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I'm trying to put together a function that receives a file path, identifies what it is, sets the appropriate headers, and serves it just like Apache would.

The reason I am doing this is because I need to use PHP to process some information about the request before serving the file.

Speed is critical

virtual() isn't an option

Must work in a shared hosting environment where the user has no control of the web server (Apache/nginx, etc)

Here's what I've got so far:

File::output($path);

<?php
class File {
static function output($path) {
    // Check if the file exists
    if(!File::exists($path)) {
        header('HTTP/1.0 404 Not Found');
        exit();
    }

    // Set the content-type header
    header('Content-Type: '.File::mimeType($path));

    // Handle caching
    $fileModificationTime = gmdate('D, d M Y H:i:s', File::modificationTime($path)).' GMT';
    $headers = getallheaders();
    if(isset($headers['If-Modified-Since']) && $headers['If-Modified-Since'] == $fileModificationTime) {
        header('HTTP/1.1 304 Not Modified');
        exit();
    }
    header('Last-Modified: '.$fileModificationTime);

    // Read the file
    readfile($path);

    exit();
}

static function mimeType($path) {
    preg_match("|\.([a-z0-9]{2,4})$|i", $path, $fileSuffix);

    switch(strtolower($fileSuffix[1])) {
        case 'js' :
            return 'application/x-javascript';
        case 'json' :
            return 'application/json';
        case 'jpg' :
        case 'jpeg' :
        case 'jpe' :
            return 'image/jpg';
        case 'png' :
        case 'gif' :
        case 'bmp' :
        case 'tiff' :
            return 'image/'.strtolower($fileSuffix[1]);
        case 'css' :
            return 'text/css';
        case 'xml' :
            return 'application/xml';
        case 'doc' :
        case 'docx' :
            return 'application/msword';
        case 'xls' :
        case 'xlt' :
        case 'xlm' :
        case 'xld' :
        case 'xla' :
        case 'xlc' :
        case 'xlw' :
        case 'xll' :
            return 'application/vnd.ms-excel';
        case 'ppt' :
        case 'pps' :
            return 'application/vnd.ms-powerpoint';
        case 'rtf' :
            return 'application/rtf';
        case 'pdf' :
            return 'application/pdf';
        case 'html' :
        case 'htm' :
        case 'php' :
            return 'text/html';
        case 'txt' :
            return 'text/plain';
        case 'mpeg' :
        case 'mpg' :
        case 'mpe' :
            return 'video/mpeg';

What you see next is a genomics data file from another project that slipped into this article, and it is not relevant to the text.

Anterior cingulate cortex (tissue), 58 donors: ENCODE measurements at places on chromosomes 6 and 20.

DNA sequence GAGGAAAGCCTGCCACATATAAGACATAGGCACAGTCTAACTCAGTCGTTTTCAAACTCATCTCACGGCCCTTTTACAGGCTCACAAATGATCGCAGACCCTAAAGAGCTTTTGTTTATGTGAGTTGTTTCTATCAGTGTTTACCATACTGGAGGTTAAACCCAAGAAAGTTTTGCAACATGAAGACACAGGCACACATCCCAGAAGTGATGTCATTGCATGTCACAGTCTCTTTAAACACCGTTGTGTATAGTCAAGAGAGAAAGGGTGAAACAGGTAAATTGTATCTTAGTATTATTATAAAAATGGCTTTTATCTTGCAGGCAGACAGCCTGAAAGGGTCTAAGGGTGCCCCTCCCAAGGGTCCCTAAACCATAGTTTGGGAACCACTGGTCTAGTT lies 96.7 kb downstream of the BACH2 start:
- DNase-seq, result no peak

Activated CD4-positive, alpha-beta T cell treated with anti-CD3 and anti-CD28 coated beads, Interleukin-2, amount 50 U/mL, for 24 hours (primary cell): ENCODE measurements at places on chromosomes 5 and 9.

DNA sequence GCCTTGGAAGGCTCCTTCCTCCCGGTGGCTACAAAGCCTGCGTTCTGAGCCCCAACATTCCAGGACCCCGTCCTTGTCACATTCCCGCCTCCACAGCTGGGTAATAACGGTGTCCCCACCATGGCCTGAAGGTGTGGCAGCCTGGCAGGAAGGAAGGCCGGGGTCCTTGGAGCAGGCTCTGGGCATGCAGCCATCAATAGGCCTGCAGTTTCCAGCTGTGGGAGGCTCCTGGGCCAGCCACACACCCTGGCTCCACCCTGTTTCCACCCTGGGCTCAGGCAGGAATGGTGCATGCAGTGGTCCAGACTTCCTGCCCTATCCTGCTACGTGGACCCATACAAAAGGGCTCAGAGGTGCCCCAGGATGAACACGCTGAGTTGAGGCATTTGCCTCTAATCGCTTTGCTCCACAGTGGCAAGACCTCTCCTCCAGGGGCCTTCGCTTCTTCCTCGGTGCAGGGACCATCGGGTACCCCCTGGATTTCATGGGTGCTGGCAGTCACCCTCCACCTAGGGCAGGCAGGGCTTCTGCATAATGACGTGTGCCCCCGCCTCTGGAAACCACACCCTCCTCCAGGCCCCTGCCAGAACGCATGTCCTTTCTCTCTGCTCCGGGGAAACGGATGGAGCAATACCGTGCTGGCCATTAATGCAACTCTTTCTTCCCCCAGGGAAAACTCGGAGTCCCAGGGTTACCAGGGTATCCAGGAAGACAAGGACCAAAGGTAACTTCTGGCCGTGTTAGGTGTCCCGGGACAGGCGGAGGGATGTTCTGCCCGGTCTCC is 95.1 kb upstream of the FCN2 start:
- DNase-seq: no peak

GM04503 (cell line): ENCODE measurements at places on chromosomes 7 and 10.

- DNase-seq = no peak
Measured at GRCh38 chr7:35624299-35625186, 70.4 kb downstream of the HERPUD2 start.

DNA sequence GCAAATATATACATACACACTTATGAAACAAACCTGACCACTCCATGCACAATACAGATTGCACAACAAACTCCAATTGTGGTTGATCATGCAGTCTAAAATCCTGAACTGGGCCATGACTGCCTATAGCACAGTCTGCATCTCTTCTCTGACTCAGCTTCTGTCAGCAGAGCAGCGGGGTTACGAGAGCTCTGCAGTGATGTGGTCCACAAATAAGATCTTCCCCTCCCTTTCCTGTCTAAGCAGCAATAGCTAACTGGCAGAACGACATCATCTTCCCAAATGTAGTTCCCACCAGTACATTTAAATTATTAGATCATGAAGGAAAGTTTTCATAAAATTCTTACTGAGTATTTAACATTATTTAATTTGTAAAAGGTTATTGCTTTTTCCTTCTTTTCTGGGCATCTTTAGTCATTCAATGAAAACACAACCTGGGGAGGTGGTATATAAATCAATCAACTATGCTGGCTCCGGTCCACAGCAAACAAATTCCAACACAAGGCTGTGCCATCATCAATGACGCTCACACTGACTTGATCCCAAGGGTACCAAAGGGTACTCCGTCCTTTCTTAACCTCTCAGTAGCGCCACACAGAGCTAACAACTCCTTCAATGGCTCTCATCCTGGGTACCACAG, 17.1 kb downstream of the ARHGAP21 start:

case 'mp3' :
            return 'audio/mpeg3';
        case 'wav' :
            return 'audio/wav';
        case 'aiff' :
        case 'aif' :
            return 'audio/aiff';
        case 'avi' :
            return 'video/msvideo';
        case 'wmv' :
            return 'video/x-ms-wmv';
        case 'mov' :
            return 'video/quicktime';
        case 'zip' :
            return 'application/zip';
        case 'tar' :
            return 'application/x-tar';
        case 'swf' :
            return 'application/x-shockwave-flash';
        default :
            if(function_exists('mime_content_type')) {
                $fileSuffix = mime_content_type($path);
            }
            return 'unknown/' . trim($fileSuffix[0], '.');
    }
}
}
?>
share|improve this question
8  
Why aren't you letting Apache do this? It's always going to be considerably faster than starting up the PHP interpreter... –  Billy ONeal Sep 13 '10 at 3:49
2  
I need to process the request and store some information in the database before outputting the file. –  Kirk Sep 13 '10 at 3:55
3  
May I suggest a way to get the extension without the more expensive regular expressions: $extension = end(explode(".", $pathToFile)), or you can do it with substr and strrpos: $extension = substr($pathToFile, strrpos($pathToFile, '.')). Also, as a fallback to mime_content_type(), you can try a system call: $mimetype = exec("file -bi '$pathToFile'", $output); –  Fanis Sep 17 '10 at 8:40
    
What do you mean by fastest? Fastest download time? –  Alix Axel Sep 28 '11 at 23:31

8 Answers 8

up vote 67 down vote accepted
+25

My previous answer was partial and not well documented, here is an update with a summary of the solutions from it and from others in the discussion.

The solutions are ordered from best solution to worst but also from the solution needing the most control over the web server to the one needing the less. There don't seem to be an easy way to have one solution that is both fast and work everywhere.


Using the X-SendFile header

As documented by others it's actually the best way. The basis is that you do your access control in php and then instead of sending the file yourself you tell the web server to do it.

The basic php code is :

header("X-Sendfile: $file_name");
header("Content-type: application/octet-stream");
header('Content-Disposition: attachment; filename="' . basename($file_name) . '"');

Where $file_name is the full path on the file system.

The main problem with this solution is that it need to be allowed by the web server and either isn't installed by default (apache), isn't active by default (lighttpd) or need a specific configuration (nginx).

Apache

Under apache if you use mod_php you need to install a module called mod_xsendfile then configure it (either in apache config or .htaccess if you allow it)

XSendFile on
XSendFilePath /home/www/example.com/htdocs/files/

With this module the file path could either be absolute or relative to the specified XSendFilePath.

Lighttpd

The mod_fastcgi support this when configured with

"allow-x-send-file" => "enable" 

The documentation for the feature is on the lighttpd wiki they document the X-LIGHTTPD-send-file header but the X-Sendfile name also work

Nginx